Aug 18, 2023 - Development

These downtown Denver office buildings could become housing

Data: Gensler; Map: Kavya Beheraj/Axios

At least 16 downtown Denver office buildings β€” including the city's tallest skyscraper β€” are top targets for conversion to residential housing.

Driving the news: A study released Wednesday shows these buildings are the viable options due to their proximity to transit, natural light, their shape, existing window-to-wall ratio, and ease of window replacement, according to a statement from Denver's planning office.

Why it matters: Converting office space to residential units could add to the local housing stock and provide more places to live downtown.

State of play: The conversions would make significant strides toward turning the Central Business District, where the majority of the buildings are located, into a more livable neighborhood instead of an area solely focused on commercial and business spaces.

  • This is a priority for the city's planning office, executive director Laura E. Aldrete said in a statement.

Details: The study was paid for using federal pandemic money. It looked at 27 total buildings in five downtown-area neighborhoods.

  • It was completed by architectural firm Gensler, which notes the study is not comprehensive or exhaustive.

By the numbers: If the top 16 properties reviewed in the study were converted, it would add 5,124 housing units to downtown.

  • The study notes for Republic Plaza, the tallest building in Denver, all but one of its 56 floors would be available for conversion.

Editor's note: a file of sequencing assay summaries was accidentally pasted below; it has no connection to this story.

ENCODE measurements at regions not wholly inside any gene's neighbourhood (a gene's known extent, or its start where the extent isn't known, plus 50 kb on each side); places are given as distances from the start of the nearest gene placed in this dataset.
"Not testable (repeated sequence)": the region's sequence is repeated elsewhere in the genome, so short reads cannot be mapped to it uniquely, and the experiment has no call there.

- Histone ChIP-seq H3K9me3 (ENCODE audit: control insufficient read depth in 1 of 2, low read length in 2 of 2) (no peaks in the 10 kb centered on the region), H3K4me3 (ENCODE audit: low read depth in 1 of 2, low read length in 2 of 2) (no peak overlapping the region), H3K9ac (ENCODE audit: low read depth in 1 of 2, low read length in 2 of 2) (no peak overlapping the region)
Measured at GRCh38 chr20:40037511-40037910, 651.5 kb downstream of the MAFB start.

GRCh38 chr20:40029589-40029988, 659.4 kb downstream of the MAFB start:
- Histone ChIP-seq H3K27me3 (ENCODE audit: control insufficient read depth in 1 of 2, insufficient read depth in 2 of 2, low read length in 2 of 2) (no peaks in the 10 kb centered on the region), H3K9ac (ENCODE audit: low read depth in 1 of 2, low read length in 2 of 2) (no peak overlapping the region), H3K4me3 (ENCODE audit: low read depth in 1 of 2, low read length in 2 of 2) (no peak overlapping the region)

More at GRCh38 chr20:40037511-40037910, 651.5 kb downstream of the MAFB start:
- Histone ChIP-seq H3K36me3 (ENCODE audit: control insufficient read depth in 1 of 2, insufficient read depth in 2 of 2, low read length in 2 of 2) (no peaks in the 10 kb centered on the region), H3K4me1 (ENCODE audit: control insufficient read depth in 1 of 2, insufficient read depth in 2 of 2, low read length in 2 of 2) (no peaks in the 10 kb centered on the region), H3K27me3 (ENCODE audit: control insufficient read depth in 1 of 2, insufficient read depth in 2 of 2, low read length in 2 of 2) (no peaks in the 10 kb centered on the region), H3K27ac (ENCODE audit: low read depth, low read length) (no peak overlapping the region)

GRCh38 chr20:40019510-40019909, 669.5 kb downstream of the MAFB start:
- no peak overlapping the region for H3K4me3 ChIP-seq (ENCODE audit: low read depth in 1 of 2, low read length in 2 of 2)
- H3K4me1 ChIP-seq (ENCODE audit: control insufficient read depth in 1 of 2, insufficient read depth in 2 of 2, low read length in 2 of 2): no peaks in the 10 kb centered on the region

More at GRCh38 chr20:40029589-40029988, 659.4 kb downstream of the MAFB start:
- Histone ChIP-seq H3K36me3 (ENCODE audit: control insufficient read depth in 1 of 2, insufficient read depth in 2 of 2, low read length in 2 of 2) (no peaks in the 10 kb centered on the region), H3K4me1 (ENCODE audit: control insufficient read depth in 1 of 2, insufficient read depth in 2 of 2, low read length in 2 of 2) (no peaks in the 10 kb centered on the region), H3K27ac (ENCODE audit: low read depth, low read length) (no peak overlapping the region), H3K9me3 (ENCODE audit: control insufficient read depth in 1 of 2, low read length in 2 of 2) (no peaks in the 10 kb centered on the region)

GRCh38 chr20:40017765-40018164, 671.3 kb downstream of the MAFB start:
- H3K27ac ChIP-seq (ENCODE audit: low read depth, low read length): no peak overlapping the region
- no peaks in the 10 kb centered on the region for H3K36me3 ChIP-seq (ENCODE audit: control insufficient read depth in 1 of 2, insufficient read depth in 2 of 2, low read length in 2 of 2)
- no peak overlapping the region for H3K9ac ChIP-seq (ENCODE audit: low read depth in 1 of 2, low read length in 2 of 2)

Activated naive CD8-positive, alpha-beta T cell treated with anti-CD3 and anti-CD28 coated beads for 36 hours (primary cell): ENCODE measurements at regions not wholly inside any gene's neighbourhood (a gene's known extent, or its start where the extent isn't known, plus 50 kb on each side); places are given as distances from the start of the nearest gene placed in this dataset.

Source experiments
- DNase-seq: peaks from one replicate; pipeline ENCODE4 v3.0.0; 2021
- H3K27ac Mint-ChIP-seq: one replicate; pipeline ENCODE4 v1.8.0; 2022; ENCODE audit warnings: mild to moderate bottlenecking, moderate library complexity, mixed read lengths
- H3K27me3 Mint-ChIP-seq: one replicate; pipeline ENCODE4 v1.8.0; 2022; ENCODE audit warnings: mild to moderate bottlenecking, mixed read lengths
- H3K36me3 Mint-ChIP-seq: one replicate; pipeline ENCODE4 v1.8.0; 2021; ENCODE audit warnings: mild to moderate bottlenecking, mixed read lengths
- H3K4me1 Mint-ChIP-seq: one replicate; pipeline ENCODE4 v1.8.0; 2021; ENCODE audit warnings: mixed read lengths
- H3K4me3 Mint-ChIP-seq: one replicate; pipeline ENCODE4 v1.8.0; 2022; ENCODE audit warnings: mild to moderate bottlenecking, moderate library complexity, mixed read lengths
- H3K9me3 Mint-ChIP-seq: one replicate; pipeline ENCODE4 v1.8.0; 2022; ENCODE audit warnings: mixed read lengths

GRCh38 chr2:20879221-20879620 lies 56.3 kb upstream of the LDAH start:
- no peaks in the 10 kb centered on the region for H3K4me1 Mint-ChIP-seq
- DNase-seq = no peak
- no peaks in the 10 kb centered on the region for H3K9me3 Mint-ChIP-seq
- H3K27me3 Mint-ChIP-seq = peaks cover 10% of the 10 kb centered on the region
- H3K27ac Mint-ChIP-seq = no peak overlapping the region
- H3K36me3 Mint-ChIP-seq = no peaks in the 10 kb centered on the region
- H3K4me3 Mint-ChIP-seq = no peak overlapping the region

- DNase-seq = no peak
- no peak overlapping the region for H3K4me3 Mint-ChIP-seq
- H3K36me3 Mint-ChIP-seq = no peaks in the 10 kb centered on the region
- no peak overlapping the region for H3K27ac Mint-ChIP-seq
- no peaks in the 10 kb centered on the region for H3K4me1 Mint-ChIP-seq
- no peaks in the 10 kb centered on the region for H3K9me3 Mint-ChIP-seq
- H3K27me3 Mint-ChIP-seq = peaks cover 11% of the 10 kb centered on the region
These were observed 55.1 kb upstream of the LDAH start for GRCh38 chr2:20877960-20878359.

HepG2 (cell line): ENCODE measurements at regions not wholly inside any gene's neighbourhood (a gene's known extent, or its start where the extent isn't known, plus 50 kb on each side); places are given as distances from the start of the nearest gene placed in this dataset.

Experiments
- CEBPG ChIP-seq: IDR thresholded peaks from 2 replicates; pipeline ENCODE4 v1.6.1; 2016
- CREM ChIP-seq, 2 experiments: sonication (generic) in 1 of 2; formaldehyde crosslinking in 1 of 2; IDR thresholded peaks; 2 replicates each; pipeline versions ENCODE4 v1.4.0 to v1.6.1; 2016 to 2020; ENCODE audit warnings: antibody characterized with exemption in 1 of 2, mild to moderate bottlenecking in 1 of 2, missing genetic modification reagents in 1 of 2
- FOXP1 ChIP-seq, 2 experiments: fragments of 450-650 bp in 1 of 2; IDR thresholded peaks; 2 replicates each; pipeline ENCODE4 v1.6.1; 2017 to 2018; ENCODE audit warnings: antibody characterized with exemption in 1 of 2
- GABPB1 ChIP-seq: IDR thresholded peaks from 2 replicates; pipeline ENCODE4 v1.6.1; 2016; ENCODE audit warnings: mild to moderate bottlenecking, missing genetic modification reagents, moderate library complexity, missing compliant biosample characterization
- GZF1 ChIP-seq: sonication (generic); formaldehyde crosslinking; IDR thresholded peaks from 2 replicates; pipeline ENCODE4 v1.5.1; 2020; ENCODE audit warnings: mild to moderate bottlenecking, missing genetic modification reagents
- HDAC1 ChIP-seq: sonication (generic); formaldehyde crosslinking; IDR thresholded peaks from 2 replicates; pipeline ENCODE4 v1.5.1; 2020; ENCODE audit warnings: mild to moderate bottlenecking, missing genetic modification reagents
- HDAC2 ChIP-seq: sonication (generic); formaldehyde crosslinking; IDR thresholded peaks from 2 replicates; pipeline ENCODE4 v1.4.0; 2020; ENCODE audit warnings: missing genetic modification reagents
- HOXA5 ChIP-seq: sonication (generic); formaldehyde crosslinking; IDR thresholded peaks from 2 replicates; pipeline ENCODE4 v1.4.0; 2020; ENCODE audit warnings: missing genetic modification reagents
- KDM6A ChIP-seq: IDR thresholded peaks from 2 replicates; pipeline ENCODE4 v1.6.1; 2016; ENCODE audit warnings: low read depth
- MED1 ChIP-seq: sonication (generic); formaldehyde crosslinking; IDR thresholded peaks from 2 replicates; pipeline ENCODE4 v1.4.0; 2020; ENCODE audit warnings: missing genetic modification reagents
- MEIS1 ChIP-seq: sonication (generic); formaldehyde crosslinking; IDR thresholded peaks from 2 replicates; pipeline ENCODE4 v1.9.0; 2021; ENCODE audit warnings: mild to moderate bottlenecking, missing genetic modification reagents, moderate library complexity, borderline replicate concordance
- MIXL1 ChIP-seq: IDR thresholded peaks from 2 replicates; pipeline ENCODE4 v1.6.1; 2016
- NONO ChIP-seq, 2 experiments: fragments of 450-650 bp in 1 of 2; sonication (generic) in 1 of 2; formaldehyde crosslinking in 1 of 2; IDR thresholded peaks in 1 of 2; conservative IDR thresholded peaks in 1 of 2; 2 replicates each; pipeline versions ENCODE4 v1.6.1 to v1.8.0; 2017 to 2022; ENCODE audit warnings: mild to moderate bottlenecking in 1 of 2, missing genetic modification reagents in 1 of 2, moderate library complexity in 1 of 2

• The iconic structure recently received a significant drop in its appraisal.

Between the lines: Parking availability is a market driver for residential leasing in Denver, so buildings without it will face challenges, according to the report. Three of the top 16 lacked on-site parking.

Of note: Downtown office buildings have struggled with vacancy rates, while foot traffic continues to lag compared to pre-pandemic levels β€” a likely side effect of remote and hybrid work.

The bottom line: It's up to a property owner to decide whether to convert a building, which can be costly, with some estimates ranging from $472,000 to $633,000 per unit.

  • The city will use the study's findings as part of a newly launched pilot program for adaptive reuse, according to a statement.

Get more local stories in your inbox with Axios Denver.


Support local journalism by becoming a member.

Learn more

More Denver stories

No stories could be found


Get a free daily digest of the most important news in your backyard with Axios Denver.


Support local journalism by becoming a member.

Learn more